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by
Michel Gurfinkiel

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June 12, 2012 - 12:00 am
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The French government insists Israel must withdraw to the 1949-1967 ceasefire line in the West Bank (the “Green Line”) in order to achieve peace with the Palestinians. France holds it to be an “international border and deems any Israeli presence beyond it to be an illegal settlement built on foreign soil. Even in Jerusalem, where the Green Line – back then an eerie, barbed wire no-man’s land — cut off one half of the city from the other and deprived Israelis and Jews from any access to the holiest of all Jewish holy places: the Western Wall.

The proper Israeli answer to France should be: We dare you.

It’s a matter of logic, indeed. If the Green Line is an international border, everything located west of it in pre-1967 Israel is indisputably Israeli. This is the case, in particular, of the Kiryah, the hill where the Israeli parliament and government are located. As a consequence, France should acknowledge West Jerusalem as the rightful capital of Israel and transfer without delay its embassy from Tel Aviv to there.

The fact is, however, that the French are not as logical as they claim to be, and that while regarding East Jerusalem as part of some half-born “state of Palestine,” they do not see West Jerusalem as part of Israel, either.

Go for instance to France Diplomatie, the French Foreign Ministry website. It just posted the returns for the first round of the parliamentary elections held on June 3 in the eleven “residing abroad” constituencies. What you will learn about the eighth constituency is that it comprises the following countries: Cyprus, Greece, Israel, Italy, Jerusalem, Malta, and Turkey. Yes, Jerusalem as a separate entity, distinct from Israel.

French diplomatic mail, when sent to any destination in Jerusalem, including the pre-1967 western sector, is directed to “Jerusalem, via Israel.” Upon delivering documents to French citizens, the French consular authorities in Israel routinely fail to ascribe any place in the Jerusalem area, including outside the city’s limits, to Israel.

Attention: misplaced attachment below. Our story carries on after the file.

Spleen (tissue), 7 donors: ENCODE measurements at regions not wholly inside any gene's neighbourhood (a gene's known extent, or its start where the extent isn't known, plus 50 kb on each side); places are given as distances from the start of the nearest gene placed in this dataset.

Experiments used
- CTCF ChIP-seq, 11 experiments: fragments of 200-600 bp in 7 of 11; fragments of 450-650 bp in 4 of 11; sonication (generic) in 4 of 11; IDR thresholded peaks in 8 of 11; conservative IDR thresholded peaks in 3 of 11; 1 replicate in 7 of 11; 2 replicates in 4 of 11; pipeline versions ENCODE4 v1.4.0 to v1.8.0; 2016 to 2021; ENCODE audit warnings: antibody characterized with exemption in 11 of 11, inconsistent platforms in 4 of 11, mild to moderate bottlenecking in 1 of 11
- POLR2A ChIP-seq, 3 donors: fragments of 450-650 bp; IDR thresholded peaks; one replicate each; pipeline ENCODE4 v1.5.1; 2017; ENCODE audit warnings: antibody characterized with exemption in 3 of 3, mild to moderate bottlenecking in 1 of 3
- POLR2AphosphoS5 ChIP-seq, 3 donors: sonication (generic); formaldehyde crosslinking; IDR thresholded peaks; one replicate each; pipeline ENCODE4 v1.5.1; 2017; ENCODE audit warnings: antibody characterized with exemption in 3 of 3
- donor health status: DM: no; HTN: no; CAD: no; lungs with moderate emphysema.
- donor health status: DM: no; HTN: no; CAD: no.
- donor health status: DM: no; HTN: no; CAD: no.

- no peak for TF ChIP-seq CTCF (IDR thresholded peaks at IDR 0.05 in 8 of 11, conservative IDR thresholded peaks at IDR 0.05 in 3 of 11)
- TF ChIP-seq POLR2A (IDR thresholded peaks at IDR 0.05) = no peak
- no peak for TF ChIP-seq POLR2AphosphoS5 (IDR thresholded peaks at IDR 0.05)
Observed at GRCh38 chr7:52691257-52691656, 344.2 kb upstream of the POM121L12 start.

Last February, the French consulate in Jerusalem did not allow a French retired couple living in the Emek Refaim vicinity in the pre-1967 sector to say in a formal request that their home was located in Israel. In an even more troubling incident, the city of Mevaseret Zion, a few miles west of Jerusalem on the road to Tel Aviv, was not registered on a birth certificate as belonging to Israel. The consular authorities usually mollify their stand once the citizens they are dealing with are not going to give in. It is, however, very difficult not to believe that such behavior is part of a broader, deliberate policy.

In his thoroughly researched book Betrayal: France, the Arabs and the Jews, David Pryce-Jones made clear that both anti-Jewish prejudice and pro-Arab or pro-Islamic infatuations have run high at Quai d’Orsay, the French Ministry of Foreign Affairs, since the 19th century. Even if France’s actual policies as a colonial power in Arab and Muslim lands were not as generous to the Muslim natives as one would have expected.

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